**Robert** and **Jad** about whether you could live without numbers. Jad introduces his newborn son, **Amil**, and insists that he has no concept of numbers whatsoever. Like father, like son? Producer **Lulu Miller** talks to Stanislas Dehaene, whose work in neuroimaging suggests that Amil probably does have a number sense. You and I might not even know what logarithmic counting is, but apparently we used it as babies. Susan Carey explains why counting pennies is no small feat. Using an experiment designed by Karen Wynn, Susan breaks down the trick that separates us from the animal world: the counting song. Producer **Amanda Aronczyk's** daughter **Mina** demonstrates how complicated this whole penny business really is.

## Comments [42]

I think we are born with natural number sense. If we stimulate babies brain for math early we will help children to harness this natural number sense. To get babies started we can introduce them to a number song that wires their brain to become more connected to mathematics. For a suggested number song, please visit www.numbersong.com

Great piece, thanks for creating it.

But at the end, there seems to be a conflation of "mathematics" and "integers" or "arithmetic" by the hosts. You don't need an intuitive understanding of a linear number system (as opposed to a logarithmic one) to understand the broader world of mathematics. (Thinking so seems a bit ethnocentric to me.) Linear thought supports thinking about absolute quantities, but absolute quantities are still expressible and fathomable on a logarithmic scale.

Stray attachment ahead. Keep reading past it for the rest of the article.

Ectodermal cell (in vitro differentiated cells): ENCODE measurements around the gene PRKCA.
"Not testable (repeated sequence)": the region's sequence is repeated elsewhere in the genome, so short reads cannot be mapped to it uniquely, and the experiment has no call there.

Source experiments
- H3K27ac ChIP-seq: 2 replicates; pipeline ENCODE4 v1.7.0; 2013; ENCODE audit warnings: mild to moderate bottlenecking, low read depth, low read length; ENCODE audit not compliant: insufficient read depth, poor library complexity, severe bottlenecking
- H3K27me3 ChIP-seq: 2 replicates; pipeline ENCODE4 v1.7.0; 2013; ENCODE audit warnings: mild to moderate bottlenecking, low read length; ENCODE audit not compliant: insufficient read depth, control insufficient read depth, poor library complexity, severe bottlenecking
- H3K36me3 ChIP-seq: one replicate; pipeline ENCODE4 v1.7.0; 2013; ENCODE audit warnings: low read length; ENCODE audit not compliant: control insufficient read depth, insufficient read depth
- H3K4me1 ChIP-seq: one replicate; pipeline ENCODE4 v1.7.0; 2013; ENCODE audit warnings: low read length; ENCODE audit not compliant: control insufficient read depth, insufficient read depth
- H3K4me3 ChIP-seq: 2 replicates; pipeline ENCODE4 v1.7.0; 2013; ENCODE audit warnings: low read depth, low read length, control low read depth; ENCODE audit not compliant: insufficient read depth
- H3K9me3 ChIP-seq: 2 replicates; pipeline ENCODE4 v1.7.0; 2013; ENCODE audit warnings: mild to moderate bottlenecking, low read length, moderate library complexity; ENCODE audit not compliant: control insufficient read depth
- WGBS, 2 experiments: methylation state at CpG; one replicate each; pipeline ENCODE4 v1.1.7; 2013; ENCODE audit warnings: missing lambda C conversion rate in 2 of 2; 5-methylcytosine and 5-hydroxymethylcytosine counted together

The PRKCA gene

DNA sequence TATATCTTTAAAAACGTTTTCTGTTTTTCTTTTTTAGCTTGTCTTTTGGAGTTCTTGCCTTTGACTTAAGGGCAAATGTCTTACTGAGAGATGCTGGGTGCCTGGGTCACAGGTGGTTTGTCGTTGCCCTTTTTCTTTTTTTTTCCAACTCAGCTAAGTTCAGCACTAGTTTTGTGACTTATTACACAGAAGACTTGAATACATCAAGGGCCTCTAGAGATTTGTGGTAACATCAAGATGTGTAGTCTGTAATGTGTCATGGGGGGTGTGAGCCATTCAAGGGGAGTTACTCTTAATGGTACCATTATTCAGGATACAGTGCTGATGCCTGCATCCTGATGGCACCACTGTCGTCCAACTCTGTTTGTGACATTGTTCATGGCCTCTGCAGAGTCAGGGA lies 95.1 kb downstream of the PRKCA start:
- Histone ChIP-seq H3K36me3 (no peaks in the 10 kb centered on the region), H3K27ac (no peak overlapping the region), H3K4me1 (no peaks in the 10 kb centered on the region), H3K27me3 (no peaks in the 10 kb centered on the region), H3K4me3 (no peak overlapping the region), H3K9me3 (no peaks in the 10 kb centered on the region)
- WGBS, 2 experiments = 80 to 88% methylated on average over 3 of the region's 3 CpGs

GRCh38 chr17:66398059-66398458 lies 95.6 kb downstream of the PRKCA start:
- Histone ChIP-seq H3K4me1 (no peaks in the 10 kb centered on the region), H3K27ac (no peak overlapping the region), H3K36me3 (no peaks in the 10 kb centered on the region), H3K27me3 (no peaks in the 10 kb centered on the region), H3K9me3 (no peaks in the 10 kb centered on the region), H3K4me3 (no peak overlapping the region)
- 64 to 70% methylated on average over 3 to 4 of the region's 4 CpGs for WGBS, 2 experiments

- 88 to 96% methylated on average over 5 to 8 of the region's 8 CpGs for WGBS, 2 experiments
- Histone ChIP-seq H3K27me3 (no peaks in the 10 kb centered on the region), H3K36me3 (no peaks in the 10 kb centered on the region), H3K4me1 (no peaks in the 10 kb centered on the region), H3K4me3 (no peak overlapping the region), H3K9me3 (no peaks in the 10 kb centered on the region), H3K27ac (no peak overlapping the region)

Anyway, number scale is quite separate from many mathematical concepts beyond arithmetic. Some areas of mathematics are much easier to understand intuitively with a logarithmic scale, particularly those that pertain to biology, sociology (group power as a function of the *magnitude* of group size), psychophysics (decibels, richter scale, brightness/luminous flx), and all sorts of practical problems (length of a line for coffee, size of a crowd). *So even as adults, we do continue to think and perceive in logarithmic terms naturally.*

It's not uncommon to say "the line was three times longer than usual", but that's somewhat imprecise. I think the "sad" thing about the logarithmic scale is that it's essentially a language we can intuitively understand, but have unlearned the ability to speak in precise terms.

I completely disagree with the results of Stanislas Dehaene's research, discussed here.